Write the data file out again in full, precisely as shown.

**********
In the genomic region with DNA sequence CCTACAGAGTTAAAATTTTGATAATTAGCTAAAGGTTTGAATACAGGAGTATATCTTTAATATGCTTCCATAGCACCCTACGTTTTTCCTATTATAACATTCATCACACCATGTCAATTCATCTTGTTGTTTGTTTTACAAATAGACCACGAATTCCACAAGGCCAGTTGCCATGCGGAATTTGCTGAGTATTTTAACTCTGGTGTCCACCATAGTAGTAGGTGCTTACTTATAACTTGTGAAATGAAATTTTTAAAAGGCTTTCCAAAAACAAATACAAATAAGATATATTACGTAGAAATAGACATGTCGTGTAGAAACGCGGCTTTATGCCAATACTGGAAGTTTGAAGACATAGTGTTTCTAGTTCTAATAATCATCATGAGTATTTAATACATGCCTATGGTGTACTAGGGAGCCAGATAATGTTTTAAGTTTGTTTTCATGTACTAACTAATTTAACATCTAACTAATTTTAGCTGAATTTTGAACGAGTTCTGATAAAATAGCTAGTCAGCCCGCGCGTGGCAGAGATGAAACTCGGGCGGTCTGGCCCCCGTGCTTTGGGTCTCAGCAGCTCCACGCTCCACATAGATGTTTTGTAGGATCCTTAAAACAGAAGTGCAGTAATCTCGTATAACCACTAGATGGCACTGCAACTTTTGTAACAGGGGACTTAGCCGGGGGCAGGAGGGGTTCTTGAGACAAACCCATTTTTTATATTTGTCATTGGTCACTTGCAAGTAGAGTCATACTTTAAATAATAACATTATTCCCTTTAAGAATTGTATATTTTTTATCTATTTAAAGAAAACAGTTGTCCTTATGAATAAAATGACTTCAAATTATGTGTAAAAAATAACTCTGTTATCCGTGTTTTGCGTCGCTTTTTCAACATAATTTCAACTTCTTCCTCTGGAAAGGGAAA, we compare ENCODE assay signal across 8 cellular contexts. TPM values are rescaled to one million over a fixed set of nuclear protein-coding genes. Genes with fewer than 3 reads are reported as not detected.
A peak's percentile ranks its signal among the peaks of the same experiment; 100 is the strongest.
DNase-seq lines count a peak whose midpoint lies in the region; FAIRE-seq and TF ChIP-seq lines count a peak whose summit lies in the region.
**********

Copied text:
In the genomic region with DNA sequence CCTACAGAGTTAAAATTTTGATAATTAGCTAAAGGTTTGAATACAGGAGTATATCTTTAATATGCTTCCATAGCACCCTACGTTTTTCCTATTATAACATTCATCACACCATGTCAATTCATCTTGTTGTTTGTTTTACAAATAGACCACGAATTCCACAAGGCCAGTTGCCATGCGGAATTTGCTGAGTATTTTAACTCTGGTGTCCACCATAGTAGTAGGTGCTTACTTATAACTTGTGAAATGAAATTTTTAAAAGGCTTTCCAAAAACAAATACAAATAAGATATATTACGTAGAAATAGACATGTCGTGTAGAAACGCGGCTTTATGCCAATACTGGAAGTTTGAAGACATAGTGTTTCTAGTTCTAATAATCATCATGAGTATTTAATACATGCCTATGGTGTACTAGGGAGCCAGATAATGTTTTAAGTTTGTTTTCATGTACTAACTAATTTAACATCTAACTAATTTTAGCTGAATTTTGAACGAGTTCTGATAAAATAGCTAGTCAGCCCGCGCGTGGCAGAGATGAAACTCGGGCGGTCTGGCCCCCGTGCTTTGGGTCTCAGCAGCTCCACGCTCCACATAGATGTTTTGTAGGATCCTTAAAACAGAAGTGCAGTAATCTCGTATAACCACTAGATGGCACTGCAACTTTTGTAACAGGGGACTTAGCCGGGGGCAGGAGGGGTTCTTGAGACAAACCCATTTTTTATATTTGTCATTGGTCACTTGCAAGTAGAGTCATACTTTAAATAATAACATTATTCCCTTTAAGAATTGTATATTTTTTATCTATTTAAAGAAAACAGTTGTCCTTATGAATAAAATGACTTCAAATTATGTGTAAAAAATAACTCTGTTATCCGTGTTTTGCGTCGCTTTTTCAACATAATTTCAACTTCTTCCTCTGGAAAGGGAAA, we compare ENCODE assay signal across 8 cellular contexts. TPM values are rescaled to one million over a fixed set of nuclear protein-coding genes. Genes with fewer than 3 reads are reported as not detected.
A peak's percentile ranks its signal among the peaks of the same experiment; 100 is the strongest.
DNase-seq lines count a peak whose midpoint lies in the region; FAIRE-seq and TF ChIP-seq lines count a peak whose summit lies in the region.